Node.js – Dealing with submitted HTTP request data when you have to make a database call first

Node’s asynchronous events are fantastic, but they can have a sting in the tail. Here’s a solution to something that you’ll probably run into at some point.

If you have a HTTP endpoint that accepts JSON, XML, or even a streaming upload, you normally read the data in using the data and end events on the request object:

var bodyarr = []
request.on('data', function(chunk){
  bodyarr.push(chunk);
})
request.on('end', function(){
  console.log( bodyarr.join('') )
})

This works in most situations. But when you start building out your app, adding in production features like user authentication, then you run in trouble.

Let’s say you’re using connect, and you write a little middleware function to do user authentication. Don’t worry if you are not familiar with connect – it’s not essential to this example. Your authentication middleware function gets called before your data handler, to make sure that the user is allowed to make the request and send you data. If the user is logged in, all is well, and your data handler gets called. If the user is not logged in, you send back a 401 Unauthorized.

Here’s the catch: your authentication function needs to talk to the database to get the user’s details. Or load them from memcache. Or from some other external system. (Don’t tell me you’re still using sessions in this day and age!)

So here’s what happens. Node will happily start accepting inbound data on the HTTP request, but before you’ve had a chance to bind your handler functions to the data and end events. Your even set up code only gets called after the authentication middleware is finished its thing. This is just the way that Node’s asynchronous event loop works. In this scenario, by the time Node gets to your data handler, the data is long gone, and you’ll stall waiting for events that never come. If your response handler depends on that end event, it will never get called, and Node will never send a HTTP response. Bad.

Here’s the rule of thumb: you need to attach your handlers to the HTTP request events before you make any asynchronous calls. Then you cache the data until you’re ready to deal with it.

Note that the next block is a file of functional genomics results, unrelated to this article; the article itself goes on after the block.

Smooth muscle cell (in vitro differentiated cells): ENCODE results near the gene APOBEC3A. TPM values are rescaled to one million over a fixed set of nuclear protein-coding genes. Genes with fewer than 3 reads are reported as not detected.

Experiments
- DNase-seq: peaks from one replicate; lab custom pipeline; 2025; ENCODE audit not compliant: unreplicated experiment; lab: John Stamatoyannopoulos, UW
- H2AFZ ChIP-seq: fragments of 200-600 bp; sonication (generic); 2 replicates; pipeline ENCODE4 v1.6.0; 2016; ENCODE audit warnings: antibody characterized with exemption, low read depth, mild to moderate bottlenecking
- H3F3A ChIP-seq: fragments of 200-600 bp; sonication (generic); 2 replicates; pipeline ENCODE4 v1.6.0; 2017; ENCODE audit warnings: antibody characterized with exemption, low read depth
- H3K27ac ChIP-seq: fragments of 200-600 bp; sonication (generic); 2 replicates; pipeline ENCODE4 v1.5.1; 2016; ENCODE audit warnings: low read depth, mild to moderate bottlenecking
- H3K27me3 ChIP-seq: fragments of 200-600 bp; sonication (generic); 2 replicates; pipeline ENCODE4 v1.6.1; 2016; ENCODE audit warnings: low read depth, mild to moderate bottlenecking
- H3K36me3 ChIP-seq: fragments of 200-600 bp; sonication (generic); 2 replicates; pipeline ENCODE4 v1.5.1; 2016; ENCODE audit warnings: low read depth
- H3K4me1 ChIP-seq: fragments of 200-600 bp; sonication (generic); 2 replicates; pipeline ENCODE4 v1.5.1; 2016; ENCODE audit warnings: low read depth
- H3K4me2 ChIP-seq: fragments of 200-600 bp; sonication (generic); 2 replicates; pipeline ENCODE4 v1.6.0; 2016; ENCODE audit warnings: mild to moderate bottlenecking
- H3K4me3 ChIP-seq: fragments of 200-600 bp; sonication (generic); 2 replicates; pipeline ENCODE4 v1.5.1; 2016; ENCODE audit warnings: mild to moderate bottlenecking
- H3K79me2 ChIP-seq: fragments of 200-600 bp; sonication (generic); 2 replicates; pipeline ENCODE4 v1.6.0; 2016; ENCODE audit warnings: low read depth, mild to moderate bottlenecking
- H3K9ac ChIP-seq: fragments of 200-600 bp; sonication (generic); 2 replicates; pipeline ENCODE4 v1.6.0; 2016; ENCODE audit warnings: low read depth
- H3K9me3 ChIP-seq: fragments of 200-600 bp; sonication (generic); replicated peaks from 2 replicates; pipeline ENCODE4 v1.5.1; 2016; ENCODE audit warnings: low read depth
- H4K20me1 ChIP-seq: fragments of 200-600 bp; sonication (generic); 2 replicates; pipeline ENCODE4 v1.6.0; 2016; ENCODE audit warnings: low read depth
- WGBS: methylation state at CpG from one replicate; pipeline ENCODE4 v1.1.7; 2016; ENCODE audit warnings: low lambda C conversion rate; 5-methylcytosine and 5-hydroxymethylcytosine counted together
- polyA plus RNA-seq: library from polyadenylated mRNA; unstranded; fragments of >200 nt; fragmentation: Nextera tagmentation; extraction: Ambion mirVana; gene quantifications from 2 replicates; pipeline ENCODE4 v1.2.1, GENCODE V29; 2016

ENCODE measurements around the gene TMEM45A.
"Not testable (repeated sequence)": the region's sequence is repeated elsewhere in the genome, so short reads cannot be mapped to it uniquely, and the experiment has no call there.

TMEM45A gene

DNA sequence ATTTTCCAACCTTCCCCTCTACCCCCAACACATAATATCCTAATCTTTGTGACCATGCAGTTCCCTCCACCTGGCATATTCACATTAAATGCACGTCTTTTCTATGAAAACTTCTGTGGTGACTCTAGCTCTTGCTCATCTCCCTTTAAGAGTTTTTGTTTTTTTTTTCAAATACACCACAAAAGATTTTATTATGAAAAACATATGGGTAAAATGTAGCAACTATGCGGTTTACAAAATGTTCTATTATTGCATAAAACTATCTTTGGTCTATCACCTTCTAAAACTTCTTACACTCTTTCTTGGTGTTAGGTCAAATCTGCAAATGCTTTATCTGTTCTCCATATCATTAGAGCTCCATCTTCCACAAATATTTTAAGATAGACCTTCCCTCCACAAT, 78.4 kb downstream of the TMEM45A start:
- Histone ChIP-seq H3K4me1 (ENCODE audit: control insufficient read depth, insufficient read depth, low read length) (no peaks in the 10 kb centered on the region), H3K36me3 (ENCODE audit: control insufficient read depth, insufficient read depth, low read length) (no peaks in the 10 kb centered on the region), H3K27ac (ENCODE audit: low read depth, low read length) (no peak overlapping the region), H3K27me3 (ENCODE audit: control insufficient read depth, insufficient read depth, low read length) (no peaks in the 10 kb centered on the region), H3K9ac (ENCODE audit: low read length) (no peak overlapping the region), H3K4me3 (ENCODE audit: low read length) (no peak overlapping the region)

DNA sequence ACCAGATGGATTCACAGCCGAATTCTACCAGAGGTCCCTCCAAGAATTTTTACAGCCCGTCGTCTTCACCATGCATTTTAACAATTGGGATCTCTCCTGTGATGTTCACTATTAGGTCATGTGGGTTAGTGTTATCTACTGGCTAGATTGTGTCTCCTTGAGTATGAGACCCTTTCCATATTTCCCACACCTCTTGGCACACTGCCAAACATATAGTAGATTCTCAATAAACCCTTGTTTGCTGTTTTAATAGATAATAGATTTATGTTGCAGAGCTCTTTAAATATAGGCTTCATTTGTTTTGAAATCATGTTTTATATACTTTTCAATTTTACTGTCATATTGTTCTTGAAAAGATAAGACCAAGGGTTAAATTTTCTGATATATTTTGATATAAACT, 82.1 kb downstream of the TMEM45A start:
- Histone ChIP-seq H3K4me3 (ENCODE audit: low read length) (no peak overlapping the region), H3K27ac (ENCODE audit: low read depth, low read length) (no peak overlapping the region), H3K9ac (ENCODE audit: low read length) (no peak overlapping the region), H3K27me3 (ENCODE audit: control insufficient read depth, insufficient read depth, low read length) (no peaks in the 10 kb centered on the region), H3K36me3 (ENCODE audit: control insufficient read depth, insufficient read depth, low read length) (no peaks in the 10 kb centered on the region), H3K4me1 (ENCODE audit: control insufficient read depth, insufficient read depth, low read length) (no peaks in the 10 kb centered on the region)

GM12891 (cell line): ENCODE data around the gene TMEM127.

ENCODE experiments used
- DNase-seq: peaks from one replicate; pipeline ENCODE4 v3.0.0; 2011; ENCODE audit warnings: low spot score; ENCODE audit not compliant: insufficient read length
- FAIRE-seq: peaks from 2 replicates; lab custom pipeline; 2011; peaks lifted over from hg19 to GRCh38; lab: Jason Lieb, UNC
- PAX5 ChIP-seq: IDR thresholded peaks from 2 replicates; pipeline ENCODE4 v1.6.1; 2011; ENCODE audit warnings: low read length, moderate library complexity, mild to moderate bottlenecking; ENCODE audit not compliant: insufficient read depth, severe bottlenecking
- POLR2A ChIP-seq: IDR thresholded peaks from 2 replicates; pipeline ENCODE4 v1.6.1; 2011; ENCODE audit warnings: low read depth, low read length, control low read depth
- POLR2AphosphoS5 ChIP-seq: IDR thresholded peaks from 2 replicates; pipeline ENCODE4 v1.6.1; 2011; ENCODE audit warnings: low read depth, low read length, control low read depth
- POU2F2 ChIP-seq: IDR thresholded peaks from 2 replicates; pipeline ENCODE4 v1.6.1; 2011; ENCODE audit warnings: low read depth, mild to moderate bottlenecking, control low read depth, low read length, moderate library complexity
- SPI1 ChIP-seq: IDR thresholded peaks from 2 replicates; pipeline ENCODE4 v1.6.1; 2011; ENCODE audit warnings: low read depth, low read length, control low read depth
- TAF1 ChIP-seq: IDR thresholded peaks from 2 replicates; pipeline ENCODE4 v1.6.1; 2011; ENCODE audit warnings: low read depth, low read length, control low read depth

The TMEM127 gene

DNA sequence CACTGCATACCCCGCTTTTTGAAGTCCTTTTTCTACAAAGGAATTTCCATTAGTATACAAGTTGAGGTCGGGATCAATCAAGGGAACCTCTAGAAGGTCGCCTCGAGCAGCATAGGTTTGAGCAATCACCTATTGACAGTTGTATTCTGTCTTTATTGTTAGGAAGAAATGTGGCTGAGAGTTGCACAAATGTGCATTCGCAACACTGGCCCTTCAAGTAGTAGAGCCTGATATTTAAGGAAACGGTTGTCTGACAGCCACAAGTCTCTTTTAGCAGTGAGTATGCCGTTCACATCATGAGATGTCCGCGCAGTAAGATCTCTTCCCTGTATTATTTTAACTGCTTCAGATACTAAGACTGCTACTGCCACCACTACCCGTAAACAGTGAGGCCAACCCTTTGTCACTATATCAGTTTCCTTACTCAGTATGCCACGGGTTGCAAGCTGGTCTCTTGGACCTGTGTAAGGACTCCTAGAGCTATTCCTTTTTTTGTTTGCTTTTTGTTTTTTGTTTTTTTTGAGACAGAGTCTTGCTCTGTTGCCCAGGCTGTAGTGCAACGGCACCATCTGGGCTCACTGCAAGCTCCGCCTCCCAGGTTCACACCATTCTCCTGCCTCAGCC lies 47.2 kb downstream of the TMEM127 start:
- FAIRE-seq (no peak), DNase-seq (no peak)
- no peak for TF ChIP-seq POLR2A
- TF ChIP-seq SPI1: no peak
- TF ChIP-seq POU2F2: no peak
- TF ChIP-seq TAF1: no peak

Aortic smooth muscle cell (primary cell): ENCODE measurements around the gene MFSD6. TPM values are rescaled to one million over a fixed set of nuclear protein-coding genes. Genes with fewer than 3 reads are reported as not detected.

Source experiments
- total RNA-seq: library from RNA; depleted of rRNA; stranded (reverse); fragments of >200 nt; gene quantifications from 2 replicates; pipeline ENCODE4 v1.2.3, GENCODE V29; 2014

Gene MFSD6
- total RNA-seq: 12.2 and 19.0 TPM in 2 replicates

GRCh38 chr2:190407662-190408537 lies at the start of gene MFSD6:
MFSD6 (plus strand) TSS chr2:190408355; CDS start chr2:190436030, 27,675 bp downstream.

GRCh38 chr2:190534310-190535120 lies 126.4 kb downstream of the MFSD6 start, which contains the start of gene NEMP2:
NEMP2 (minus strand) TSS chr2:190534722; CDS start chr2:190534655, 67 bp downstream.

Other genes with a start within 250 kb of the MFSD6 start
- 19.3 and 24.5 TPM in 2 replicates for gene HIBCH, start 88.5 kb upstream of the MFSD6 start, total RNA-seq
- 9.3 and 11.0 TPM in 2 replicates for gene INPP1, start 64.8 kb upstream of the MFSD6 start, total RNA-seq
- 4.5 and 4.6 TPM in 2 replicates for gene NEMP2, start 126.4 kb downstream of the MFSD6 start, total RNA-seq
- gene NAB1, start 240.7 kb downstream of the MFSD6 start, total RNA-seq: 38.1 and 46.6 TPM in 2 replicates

Luckily for you, I’ve written a little StreamBuffer object to do the dirty work. Here’s how you use it. In that authentication function, or maybe before it, attach the request events:

new StreamBuffer(request)

This adds a special streambuffer property to the request object. Once you reach your handler set up code, just attach your handlers like this:

request.streambuffer.ondata(function(chunk) {
  // your funky stuff with data
})
req.streambuffer.onend(function() {
  // all done!
})

In the meantime, you can make as many asynchronous calls as you like, and your data will be waiting for you when you get to it.

Here’s the code for the StreamBuffer itself. (Also as a Node.js StreamBuffer github gist).

function StreamBuffer(req) {
  var self = this

  var buffer = []
  var ended  = false
  var ondata = null
  var onend  = null

  self.ondata = function(f) {
    for(var i = 0; i < buffer.length; i++ ) {
      f(buffer[i])
    }
    ondata = f
  }

  self.onend = function(f) {
    onend = f
    if( ended ) {
      onend()
    }
  }

  req.on('data', function(chunk) {
    if( ondata ) {
      ondata(chunk)
    }
    else {
      buffer.push(chunk)
    }
  })

  req.on('end', function() {
    ended = true
    if( onend ) {
      onend()
    }
  })        
 
  req.streambuffer = self
}

This originally came up when I was trying to solve the problem discussed in this question in the Node mailing list.

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